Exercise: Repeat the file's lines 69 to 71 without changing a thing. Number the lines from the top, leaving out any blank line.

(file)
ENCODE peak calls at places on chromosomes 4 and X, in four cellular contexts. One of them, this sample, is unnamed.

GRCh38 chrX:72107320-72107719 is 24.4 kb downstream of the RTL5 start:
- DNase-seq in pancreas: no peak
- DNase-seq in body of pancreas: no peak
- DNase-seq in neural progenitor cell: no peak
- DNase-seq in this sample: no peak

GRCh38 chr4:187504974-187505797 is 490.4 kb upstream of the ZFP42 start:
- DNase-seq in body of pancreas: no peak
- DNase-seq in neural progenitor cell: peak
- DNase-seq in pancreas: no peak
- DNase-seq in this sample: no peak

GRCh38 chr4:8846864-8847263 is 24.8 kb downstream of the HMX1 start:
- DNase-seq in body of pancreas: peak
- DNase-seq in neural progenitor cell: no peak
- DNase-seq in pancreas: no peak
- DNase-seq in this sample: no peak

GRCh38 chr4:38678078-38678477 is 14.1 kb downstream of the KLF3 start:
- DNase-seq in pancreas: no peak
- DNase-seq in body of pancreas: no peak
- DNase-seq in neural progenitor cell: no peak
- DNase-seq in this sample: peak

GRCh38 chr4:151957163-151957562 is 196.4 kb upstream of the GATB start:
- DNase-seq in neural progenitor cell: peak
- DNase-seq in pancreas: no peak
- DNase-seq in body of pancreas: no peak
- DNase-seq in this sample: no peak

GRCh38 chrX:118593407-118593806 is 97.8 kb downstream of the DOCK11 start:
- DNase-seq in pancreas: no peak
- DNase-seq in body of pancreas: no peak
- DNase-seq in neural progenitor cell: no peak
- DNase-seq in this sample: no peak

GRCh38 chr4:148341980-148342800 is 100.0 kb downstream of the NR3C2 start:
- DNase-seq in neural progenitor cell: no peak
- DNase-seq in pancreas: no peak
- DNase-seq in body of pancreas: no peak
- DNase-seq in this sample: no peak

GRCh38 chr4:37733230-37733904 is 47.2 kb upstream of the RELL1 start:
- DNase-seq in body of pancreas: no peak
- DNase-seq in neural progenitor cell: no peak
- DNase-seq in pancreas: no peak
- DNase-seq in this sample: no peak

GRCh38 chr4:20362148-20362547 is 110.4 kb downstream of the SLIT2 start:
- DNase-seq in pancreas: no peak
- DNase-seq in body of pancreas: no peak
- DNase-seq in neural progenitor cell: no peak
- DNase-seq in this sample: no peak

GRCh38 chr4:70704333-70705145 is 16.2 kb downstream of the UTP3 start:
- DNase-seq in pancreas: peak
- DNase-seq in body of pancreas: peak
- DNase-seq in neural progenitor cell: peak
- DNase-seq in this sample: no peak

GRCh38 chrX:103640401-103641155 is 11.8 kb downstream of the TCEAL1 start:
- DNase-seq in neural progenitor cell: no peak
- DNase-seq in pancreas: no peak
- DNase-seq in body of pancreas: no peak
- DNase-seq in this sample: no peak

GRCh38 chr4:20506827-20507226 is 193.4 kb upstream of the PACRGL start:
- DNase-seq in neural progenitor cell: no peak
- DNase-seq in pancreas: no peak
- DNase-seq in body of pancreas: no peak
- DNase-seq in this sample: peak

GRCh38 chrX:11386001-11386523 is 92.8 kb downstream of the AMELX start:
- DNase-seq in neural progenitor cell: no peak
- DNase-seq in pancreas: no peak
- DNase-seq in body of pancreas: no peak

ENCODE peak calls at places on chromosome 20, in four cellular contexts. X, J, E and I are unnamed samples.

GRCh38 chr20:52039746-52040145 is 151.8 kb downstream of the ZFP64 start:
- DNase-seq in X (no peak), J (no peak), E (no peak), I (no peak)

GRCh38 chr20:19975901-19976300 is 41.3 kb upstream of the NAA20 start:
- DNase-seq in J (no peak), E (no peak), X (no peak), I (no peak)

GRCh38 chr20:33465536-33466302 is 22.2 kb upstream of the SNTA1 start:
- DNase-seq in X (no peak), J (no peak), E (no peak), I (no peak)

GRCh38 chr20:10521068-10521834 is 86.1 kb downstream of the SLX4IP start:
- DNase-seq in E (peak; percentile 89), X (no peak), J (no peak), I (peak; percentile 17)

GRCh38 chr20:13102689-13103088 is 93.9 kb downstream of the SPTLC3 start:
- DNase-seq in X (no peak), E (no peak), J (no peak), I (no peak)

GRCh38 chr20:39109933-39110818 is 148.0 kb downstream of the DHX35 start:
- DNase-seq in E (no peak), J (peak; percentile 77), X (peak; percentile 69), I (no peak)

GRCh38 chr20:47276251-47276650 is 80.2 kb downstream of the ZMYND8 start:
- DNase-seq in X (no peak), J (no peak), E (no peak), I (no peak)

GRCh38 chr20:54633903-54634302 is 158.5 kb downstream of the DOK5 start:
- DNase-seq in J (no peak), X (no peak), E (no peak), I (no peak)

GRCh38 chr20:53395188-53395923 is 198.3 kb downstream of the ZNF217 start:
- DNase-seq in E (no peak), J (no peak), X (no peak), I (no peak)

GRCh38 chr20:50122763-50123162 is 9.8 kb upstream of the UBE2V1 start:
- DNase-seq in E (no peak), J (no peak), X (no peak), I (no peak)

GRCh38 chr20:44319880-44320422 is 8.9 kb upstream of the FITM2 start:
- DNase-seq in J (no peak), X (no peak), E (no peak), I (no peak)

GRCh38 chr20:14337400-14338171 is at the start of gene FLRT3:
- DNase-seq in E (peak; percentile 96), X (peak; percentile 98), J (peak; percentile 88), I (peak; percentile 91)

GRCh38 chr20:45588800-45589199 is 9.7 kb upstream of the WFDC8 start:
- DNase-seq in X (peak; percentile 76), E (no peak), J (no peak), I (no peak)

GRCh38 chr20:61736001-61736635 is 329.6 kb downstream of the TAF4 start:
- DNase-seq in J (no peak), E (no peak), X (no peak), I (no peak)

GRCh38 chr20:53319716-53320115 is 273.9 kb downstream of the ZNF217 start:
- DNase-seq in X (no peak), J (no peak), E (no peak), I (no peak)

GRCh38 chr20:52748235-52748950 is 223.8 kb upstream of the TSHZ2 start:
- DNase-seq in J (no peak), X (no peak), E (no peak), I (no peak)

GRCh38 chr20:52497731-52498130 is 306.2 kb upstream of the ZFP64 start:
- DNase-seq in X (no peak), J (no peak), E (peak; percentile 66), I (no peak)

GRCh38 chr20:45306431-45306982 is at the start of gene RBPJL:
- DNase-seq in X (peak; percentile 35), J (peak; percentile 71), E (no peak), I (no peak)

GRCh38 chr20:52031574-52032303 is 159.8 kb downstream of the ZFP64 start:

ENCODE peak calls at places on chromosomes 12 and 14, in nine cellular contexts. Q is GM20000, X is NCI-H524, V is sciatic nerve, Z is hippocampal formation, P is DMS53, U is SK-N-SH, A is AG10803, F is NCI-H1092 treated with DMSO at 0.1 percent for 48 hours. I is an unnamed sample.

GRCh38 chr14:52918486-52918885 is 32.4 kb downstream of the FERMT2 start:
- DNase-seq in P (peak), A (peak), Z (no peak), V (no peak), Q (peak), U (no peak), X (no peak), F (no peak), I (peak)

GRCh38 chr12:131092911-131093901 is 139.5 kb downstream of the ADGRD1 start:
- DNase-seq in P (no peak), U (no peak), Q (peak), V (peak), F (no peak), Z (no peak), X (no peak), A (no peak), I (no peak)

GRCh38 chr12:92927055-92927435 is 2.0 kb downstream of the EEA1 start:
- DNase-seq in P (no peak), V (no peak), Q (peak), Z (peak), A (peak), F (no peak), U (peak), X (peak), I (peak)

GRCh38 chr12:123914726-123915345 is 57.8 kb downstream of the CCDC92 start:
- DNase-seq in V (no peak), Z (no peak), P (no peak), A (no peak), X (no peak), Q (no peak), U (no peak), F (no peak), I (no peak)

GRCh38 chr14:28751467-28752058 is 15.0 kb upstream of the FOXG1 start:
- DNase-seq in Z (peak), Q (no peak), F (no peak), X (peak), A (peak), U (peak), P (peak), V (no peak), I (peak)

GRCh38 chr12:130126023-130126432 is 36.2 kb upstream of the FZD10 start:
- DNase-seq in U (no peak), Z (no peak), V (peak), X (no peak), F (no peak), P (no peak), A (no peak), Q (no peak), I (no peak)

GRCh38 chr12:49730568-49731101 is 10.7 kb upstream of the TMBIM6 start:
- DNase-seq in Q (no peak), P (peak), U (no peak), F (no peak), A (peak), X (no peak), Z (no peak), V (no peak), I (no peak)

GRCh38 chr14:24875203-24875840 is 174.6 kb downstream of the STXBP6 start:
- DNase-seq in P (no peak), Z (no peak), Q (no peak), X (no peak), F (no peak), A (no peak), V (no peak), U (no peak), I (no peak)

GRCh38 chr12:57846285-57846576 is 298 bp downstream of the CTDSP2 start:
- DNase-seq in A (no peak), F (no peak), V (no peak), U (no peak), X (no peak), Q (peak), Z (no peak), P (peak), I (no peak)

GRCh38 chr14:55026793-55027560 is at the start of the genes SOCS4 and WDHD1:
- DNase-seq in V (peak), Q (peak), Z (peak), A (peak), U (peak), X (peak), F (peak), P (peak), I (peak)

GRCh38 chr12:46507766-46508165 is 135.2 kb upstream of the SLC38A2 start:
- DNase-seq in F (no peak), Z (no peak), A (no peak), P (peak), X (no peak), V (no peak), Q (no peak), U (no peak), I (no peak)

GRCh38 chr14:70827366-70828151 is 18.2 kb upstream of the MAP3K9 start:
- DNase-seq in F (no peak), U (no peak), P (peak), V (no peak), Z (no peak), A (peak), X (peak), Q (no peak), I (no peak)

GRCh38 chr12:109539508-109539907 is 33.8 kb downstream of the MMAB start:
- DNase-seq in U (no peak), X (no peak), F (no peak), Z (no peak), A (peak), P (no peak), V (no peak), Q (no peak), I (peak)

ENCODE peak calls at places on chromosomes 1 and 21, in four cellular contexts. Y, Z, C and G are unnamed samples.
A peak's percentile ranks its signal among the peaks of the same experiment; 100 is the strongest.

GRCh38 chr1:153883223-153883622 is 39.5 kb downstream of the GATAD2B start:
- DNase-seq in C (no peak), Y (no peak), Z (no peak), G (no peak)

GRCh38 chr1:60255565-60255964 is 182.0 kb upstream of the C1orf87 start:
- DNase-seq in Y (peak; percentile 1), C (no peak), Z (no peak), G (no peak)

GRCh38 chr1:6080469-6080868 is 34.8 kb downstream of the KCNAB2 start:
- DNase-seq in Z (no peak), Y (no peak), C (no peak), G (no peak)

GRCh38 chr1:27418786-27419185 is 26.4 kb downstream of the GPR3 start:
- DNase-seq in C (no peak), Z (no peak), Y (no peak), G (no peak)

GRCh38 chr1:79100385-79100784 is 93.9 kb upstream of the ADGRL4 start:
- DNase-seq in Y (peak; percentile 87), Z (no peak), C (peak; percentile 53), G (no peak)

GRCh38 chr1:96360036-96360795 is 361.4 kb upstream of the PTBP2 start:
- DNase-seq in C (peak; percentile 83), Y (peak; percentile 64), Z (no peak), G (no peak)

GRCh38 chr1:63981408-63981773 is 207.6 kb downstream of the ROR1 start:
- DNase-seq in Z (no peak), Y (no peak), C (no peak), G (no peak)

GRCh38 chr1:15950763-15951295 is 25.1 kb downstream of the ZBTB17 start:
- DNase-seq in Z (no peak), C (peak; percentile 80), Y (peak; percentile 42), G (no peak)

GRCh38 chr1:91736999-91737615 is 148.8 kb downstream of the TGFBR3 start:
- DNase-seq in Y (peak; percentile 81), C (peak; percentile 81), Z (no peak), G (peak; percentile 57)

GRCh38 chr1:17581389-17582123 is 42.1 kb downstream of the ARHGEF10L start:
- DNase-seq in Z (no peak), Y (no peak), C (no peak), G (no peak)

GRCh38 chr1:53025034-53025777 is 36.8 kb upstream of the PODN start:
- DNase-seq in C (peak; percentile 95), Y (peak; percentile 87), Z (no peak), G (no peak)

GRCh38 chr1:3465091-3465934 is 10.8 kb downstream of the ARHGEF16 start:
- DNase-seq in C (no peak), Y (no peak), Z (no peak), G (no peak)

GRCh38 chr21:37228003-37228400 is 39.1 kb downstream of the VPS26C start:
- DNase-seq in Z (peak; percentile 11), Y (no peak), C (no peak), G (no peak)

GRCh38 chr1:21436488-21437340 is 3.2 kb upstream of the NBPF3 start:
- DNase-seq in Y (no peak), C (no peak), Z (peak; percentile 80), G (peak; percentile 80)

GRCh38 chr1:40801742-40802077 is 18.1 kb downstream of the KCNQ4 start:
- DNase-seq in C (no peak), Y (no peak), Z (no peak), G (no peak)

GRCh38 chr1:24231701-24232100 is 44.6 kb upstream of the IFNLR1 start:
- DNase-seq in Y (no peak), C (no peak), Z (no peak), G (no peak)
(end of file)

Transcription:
GRCh38 chr20:19975901-19976300 is 41.3 kb upstream of the NAA20 start:
- DNase-seq in J (no peak), E (no peak), X (no peak), I (no peak)

GRCh38 chr20:33465536-33466302 is 22.2 kb upstream of the SNTA1 start: